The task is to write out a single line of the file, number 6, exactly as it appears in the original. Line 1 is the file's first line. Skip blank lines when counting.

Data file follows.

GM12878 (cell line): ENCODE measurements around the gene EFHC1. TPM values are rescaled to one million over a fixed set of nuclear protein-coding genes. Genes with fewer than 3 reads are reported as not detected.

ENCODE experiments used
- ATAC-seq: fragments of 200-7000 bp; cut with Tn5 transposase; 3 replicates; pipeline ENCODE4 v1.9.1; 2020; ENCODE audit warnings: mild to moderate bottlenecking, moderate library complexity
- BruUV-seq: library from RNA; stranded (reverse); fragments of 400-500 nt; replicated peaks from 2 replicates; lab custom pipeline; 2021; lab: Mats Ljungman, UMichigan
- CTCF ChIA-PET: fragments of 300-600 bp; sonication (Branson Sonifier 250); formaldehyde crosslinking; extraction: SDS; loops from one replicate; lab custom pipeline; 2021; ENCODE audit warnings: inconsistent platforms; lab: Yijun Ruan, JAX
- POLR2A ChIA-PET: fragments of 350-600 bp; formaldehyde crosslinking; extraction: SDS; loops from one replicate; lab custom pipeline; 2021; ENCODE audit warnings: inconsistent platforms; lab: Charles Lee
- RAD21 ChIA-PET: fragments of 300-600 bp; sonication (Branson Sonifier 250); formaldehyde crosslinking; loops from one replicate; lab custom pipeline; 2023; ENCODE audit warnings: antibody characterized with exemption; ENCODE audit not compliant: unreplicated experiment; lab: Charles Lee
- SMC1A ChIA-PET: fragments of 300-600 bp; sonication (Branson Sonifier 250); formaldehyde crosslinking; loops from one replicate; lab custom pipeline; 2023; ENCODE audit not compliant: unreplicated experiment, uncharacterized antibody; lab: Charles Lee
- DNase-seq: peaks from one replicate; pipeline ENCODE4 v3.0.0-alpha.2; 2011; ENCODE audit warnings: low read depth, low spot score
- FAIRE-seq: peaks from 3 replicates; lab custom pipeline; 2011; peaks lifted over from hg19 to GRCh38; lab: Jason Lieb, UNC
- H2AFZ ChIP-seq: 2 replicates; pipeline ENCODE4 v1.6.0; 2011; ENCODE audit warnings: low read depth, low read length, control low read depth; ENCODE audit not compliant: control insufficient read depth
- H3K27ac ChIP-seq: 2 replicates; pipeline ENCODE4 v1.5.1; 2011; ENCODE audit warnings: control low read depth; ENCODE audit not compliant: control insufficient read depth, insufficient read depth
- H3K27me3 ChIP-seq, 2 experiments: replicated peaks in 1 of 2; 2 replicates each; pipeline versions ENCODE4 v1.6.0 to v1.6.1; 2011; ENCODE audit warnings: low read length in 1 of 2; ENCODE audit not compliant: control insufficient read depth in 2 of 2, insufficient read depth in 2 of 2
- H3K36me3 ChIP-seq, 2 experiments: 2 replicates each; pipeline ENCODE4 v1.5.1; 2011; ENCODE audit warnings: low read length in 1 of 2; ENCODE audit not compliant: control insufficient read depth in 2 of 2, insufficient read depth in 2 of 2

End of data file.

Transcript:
- POLR2A ChIA-PET: fragments of 350-600 bp; formaldehyde crosslinking; extraction: SDS; loops from one replicate; lab custom pipeline; 2021; ENCODE audit warnings: inconsistent platforms; lab: Charles Lee